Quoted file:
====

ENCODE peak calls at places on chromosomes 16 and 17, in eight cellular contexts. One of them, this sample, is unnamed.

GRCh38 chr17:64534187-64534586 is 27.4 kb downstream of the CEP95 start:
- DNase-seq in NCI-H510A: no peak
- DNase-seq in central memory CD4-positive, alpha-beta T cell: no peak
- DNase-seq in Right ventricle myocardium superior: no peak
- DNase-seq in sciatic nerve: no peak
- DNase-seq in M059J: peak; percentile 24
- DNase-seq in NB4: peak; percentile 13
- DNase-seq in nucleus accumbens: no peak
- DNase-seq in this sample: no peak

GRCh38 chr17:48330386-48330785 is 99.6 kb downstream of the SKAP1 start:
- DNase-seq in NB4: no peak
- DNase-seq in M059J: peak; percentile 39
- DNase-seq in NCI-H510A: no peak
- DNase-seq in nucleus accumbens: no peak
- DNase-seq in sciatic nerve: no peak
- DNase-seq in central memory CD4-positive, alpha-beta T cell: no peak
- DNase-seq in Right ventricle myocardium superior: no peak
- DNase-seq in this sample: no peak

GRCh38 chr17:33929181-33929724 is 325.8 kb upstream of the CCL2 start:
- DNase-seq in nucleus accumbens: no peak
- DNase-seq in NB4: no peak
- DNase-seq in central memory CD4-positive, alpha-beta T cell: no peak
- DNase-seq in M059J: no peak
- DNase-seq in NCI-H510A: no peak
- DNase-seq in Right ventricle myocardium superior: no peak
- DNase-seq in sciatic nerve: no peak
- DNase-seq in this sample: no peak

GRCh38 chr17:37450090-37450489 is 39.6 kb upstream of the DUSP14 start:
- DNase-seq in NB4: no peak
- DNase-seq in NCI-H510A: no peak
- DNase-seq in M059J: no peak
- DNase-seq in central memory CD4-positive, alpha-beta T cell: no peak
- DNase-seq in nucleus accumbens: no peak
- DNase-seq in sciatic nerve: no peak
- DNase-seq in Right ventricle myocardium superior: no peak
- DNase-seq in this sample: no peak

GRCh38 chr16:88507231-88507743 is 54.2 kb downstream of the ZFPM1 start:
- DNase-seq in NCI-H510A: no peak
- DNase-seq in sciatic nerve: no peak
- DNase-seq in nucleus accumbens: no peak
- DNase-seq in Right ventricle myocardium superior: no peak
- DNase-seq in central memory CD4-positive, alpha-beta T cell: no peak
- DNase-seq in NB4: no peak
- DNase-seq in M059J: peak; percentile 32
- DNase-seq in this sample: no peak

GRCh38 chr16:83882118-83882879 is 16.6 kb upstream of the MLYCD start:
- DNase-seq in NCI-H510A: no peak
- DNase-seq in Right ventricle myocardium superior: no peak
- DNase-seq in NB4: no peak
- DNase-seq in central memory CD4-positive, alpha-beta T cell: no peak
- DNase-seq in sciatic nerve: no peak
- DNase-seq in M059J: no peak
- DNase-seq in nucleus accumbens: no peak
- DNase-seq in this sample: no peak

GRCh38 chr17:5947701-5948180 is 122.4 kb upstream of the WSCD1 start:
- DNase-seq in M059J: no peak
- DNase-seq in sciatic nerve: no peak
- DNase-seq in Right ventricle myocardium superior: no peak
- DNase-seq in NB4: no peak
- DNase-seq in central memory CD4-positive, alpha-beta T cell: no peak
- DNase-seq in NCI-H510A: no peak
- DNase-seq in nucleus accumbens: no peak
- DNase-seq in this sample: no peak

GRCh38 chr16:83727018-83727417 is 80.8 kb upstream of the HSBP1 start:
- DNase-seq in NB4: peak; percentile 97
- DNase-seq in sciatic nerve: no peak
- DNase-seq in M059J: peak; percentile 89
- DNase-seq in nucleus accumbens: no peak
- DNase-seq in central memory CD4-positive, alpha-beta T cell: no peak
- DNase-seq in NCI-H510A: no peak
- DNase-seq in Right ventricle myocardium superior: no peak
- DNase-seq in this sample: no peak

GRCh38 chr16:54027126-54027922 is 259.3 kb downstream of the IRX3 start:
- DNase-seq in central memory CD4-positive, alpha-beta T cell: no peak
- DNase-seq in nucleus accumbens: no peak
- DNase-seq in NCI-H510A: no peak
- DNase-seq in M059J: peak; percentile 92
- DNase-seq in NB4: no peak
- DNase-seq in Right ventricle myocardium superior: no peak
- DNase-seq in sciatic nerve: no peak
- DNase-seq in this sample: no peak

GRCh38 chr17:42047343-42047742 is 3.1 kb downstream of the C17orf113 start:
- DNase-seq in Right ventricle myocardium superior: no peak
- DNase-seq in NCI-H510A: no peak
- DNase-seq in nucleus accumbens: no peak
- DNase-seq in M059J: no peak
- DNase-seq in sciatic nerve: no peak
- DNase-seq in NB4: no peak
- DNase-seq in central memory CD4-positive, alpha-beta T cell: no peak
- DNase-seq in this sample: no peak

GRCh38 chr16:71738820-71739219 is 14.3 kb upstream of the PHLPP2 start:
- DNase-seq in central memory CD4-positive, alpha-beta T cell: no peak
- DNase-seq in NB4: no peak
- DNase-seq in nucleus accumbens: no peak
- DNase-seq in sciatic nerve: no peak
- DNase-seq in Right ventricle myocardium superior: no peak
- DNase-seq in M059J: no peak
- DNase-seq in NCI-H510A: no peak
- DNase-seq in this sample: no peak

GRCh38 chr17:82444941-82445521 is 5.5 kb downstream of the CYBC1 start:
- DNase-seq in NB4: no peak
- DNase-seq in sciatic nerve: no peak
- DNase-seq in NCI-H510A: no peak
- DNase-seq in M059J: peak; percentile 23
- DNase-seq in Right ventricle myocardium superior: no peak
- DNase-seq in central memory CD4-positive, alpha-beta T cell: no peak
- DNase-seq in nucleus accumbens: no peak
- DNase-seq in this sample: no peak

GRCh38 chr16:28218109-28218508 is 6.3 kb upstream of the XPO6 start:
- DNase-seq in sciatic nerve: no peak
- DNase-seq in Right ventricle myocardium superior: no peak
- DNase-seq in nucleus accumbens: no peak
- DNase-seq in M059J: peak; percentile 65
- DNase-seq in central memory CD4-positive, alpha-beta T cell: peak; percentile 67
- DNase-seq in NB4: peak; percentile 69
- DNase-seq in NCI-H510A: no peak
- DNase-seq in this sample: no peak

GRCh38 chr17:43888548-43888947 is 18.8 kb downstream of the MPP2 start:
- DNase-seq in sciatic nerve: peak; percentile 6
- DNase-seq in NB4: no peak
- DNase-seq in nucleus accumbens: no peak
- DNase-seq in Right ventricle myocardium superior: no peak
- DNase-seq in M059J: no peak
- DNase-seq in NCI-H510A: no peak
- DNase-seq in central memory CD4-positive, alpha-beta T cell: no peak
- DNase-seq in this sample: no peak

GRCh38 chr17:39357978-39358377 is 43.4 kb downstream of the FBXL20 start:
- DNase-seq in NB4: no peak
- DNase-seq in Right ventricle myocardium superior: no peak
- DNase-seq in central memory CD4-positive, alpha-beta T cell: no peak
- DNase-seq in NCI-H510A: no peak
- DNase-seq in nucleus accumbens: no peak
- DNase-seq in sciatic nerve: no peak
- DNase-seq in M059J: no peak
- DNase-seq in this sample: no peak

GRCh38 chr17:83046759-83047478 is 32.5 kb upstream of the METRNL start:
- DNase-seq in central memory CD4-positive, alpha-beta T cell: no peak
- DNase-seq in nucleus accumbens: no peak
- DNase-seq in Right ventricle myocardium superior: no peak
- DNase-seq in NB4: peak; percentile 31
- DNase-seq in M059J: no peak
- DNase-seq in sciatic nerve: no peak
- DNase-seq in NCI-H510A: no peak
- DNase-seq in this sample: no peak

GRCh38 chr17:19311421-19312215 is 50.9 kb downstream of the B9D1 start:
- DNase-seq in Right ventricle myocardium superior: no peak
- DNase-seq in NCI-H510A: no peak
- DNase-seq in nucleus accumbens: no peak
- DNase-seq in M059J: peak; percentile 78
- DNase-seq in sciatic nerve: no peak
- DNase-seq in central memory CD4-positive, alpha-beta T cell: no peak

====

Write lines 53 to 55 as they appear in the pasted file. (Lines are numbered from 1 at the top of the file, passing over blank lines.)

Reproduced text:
- DNase-seq in M059J: no peak
- DNase-seq in nucleus accumbens: no peak
- DNase-seq in this sample: no peak